Rutgers University officials said Monday a new framework is in place for the university to keep its campus in Camden rather than see it folded into another state university under a plan backed by Gov. Chris Christie.

Rutgers-Camden Chancellor Wendell Pritchett said in a statement Monday that the plan would give his campus more administrative and budgetary autonomy from Rutgers' main campus in New Brunswick. The school also would "engage in a deep and meaningful partnership with Rowan University," Pritchett said.

The plan, which was first reported by The Star-Ledger of Newark, is an alternative to one to merge Rutgers' Camden campus into Rowan as part of a broader reorganization of higher education institutions in the state. Christie, a Republican, has said he wants the changes to take effect by July 1 though it's certain that implementing the details would take well beyond then, possibly several years.

Rutgers-Camden students, faculty and alumni mostly oppose the merger, as does Rutgers' Board of Trustees. They object to losing  the respected Rutgers identity and say there would be problems in combining a campus of a research university with a state university that's primarily a teaching university.

Christie has not signed off on the alternative plan, which is being hashed out by a group of lawmakers and higher education officials. Rutgers Vice President of Public Affairs Peter McDonough said that the new concept isn't in writing.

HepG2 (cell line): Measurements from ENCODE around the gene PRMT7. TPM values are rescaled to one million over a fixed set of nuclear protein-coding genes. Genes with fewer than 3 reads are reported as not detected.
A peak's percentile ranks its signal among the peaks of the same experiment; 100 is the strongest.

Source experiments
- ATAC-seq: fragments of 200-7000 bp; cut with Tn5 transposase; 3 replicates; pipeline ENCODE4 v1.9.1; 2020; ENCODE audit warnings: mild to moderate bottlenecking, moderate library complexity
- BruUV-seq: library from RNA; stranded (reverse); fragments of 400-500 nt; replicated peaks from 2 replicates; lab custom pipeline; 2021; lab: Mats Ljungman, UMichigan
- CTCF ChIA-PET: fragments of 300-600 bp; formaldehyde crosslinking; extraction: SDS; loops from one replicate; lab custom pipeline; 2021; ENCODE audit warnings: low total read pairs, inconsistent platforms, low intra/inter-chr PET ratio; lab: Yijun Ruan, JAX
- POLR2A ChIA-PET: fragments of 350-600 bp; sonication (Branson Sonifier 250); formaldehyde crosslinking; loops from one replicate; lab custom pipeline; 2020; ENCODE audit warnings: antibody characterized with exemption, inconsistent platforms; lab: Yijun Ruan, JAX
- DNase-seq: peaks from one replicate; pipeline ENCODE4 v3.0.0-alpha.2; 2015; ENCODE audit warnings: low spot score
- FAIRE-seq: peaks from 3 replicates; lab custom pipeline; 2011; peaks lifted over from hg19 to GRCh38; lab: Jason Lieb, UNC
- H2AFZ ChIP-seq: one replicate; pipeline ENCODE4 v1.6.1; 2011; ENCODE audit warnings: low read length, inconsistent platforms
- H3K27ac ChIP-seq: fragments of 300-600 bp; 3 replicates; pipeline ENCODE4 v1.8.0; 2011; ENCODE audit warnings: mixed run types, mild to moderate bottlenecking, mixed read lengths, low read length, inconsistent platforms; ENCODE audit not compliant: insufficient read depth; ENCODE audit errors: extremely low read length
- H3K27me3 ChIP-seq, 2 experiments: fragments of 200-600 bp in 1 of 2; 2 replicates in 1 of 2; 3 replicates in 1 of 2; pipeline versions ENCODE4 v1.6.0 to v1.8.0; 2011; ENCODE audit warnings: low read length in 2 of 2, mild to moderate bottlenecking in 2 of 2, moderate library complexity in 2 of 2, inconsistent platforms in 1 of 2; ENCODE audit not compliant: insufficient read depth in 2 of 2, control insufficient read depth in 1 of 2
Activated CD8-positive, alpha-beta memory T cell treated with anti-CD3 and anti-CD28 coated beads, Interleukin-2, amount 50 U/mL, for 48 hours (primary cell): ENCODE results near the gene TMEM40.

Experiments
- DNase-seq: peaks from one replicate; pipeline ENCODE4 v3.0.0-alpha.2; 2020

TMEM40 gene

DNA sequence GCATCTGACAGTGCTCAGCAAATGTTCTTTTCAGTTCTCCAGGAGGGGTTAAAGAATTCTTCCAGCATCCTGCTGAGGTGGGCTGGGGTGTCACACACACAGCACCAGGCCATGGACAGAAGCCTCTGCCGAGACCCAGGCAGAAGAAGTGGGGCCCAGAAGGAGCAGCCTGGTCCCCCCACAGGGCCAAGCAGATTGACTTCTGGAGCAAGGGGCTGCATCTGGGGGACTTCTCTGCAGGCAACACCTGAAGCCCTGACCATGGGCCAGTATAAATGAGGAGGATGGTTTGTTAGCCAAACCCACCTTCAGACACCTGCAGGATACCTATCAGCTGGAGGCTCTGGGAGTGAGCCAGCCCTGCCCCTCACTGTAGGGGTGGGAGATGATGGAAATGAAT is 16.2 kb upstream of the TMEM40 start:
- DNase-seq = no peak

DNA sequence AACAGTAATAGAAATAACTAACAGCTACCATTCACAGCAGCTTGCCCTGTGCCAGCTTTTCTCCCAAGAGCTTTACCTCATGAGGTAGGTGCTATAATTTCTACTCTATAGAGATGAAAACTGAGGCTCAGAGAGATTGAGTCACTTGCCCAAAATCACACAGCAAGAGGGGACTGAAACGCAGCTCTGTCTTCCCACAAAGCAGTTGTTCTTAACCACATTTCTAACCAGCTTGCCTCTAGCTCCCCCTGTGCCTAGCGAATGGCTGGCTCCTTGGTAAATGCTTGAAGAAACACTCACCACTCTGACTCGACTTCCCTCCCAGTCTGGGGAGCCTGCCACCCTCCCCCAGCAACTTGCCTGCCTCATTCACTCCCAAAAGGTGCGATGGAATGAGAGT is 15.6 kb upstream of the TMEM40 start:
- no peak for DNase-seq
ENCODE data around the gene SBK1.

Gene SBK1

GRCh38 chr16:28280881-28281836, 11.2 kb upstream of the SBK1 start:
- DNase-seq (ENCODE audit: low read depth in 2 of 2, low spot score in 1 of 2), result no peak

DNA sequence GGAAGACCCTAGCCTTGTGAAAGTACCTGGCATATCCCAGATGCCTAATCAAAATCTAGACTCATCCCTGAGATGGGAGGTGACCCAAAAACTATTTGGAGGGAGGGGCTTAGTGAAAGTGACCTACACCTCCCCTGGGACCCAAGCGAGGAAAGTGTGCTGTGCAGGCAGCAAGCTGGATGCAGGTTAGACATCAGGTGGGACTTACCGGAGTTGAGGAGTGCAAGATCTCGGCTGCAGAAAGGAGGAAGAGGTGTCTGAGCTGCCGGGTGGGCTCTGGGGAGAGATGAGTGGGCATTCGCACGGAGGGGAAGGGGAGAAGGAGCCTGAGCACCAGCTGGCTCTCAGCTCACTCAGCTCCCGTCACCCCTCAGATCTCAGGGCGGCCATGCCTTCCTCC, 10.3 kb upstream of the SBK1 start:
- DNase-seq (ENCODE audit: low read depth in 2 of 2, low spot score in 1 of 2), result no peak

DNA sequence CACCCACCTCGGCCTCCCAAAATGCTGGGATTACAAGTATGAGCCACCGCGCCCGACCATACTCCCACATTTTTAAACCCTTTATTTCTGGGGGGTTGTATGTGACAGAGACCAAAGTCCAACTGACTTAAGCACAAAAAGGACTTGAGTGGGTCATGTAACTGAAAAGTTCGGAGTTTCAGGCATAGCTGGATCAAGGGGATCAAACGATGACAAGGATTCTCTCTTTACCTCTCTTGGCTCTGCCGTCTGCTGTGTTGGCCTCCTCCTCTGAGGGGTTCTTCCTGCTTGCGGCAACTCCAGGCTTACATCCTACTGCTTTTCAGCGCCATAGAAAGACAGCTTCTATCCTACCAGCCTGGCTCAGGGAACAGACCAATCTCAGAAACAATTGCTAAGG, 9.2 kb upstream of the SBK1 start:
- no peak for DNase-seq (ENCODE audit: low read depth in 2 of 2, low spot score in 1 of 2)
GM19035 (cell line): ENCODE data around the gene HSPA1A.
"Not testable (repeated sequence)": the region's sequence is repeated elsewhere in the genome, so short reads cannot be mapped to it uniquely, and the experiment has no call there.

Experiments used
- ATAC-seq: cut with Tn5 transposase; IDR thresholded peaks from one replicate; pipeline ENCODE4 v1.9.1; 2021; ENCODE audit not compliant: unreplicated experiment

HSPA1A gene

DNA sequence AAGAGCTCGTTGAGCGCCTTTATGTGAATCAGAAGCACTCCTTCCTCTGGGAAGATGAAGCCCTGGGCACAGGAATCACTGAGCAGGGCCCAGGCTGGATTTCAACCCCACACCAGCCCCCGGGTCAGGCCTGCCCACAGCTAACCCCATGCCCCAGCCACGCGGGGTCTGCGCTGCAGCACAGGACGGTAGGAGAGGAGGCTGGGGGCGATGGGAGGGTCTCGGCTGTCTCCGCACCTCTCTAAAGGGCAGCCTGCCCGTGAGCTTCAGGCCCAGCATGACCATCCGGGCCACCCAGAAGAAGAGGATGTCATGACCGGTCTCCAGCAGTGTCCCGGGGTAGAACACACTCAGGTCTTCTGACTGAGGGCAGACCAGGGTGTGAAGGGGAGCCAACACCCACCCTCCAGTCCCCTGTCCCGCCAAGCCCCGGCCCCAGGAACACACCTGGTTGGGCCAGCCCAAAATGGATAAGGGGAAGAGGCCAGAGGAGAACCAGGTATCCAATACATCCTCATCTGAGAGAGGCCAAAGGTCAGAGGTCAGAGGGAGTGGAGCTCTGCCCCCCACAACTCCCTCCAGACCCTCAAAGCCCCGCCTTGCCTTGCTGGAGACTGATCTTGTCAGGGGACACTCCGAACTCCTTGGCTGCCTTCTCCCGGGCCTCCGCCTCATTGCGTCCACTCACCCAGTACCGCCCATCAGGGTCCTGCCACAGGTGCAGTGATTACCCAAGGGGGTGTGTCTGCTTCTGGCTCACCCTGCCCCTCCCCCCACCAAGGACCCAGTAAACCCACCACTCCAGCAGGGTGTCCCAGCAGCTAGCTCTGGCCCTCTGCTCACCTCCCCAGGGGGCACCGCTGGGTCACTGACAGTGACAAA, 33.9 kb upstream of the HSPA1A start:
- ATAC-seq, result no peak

It's unclear how likely the proposal is to be implemented. Rowan spokesman Joe Cardona said the university, based in Glassboro, had not been apprised of the plan, though he said Rowan officials are glad state leaders are discussing how to expand higher education opportunities in southern New Jersey.

Democratic powerbroker George Norcross, who is pushing to create a research university in southern New Jersey, told The Associated Press on Monday night that no agreement is in place.

Christie and Norcross were due in Camden on Tuesday for the groundbreaking at a new cancer institute at the city's Cooper University Hospital, where Norcross is the chairman of the board.

Cooper figures prominently in any changes to higher education in New Jersey because the hospital and Rowan are opening a new medical school later this year.

But Norcross said there was nothing on Tuesday's agenda other than the groundbreaking.

(Copyright 2012 by The Associated Press. All Rights Reserved.)